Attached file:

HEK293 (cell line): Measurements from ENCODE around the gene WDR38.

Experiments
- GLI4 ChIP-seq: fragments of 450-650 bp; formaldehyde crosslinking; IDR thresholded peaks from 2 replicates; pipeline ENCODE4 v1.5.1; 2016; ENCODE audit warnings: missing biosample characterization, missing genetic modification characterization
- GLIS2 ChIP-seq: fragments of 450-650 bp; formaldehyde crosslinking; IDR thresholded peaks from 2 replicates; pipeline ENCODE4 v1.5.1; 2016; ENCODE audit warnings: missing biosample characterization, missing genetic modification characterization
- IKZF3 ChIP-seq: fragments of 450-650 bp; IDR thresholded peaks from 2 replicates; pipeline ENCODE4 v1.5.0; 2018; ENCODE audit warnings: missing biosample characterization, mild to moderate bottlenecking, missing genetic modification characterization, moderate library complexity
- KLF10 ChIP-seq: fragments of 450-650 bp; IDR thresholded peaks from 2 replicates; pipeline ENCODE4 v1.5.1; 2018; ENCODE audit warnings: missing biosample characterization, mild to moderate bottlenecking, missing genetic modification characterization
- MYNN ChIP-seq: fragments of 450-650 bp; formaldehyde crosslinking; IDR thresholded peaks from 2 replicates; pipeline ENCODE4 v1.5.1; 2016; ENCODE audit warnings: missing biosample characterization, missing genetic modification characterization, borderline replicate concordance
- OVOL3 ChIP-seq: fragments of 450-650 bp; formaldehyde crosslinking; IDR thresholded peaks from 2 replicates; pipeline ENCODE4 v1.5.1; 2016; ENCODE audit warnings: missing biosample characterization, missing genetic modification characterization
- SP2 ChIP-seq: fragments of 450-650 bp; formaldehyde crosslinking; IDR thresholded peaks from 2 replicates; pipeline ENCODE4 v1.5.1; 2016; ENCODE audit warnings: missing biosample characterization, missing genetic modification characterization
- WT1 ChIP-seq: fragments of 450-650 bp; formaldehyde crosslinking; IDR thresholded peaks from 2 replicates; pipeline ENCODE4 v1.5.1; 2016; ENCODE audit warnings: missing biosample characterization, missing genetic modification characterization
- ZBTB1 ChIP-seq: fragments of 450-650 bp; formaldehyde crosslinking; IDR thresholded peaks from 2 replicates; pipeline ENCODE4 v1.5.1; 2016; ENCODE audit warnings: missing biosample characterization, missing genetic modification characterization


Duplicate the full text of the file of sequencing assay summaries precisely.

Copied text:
HEK293 (cell line): Measurements from ENCODE around the gene WDR38.

Experiments
- GLI4 ChIP-seq: fragments of 450-650 bp; formaldehyde crosslinking; IDR thresholded peaks from 2 replicates; pipeline ENCODE4 v1.5.1; 2016; ENCODE audit warnings: missing biosample characterization, missing genetic modification characterization
- GLIS2 ChIP-seq: fragments of 450-650 bp; formaldehyde crosslinking; IDR thresholded peaks from 2 replicates; pipeline ENCODE4 v1.5.1; 2016; ENCODE audit warnings: missing biosample characterization, missing genetic modification characterization
- IKZF3 ChIP-seq: fragments of 450-650 bp; IDR thresholded peaks from 2 replicates; pipeline ENCODE4 v1.5.0; 2018; ENCODE audit warnings: missing biosample characterization, mild to moderate bottlenecking, missing genetic modification characterization, moderate library complexity
- KLF10 ChIP-seq: fragments of 450-650 bp; IDR thresholded peaks from 2 replicates; pipeline ENCODE4 v1.5.1; 2018; ENCODE audit warnings: missing biosample characterization, mild to moderate bottlenecking, missing genetic modification characterization
- MYNN ChIP-seq: fragments of 450-650 bp; formaldehyde crosslinking; IDR thresholded peaks from 2 replicates; pipeline ENCODE4 v1.5.1; 2016; ENCODE audit warnings: missing biosample characterization, missing genetic modification characterization, borderline replicate concordance
- OVOL3 ChIP-seq: fragments of 450-650 bp; formaldehyde crosslinking; IDR thresholded peaks from 2 replicates; pipeline ENCODE4 v1.5.1; 2016; ENCODE audit warnings: missing biosample characterization, missing genetic modification characterization
- SP2 ChIP-seq: fragments of 450-650 bp; formaldehyde crosslinking; IDR thresholded peaks from 2 replicates; pipeline ENCODE4 v1.5.1; 2016; ENCODE audit warnings: missing biosample characterization, missing genetic modification characterization
- WT1 ChIP-seq: fragments of 450-650 bp; formaldehyde crosslinking; IDR thresholded peaks from 2 replicates; pipeline ENCODE4 v1.5.1; 2016; ENCODE audit warnings: missing biosample characterization, missing genetic modification characterization
- ZBTB1 ChIP-seq: fragments of 450-650 bp; formaldehyde crosslinking; IDR thresholded peaks from 2 replicates; pipeline ENCODE4 v1.5.1; 2016; ENCODE audit warnings: missing biosample characterization, missing genetic modification characterization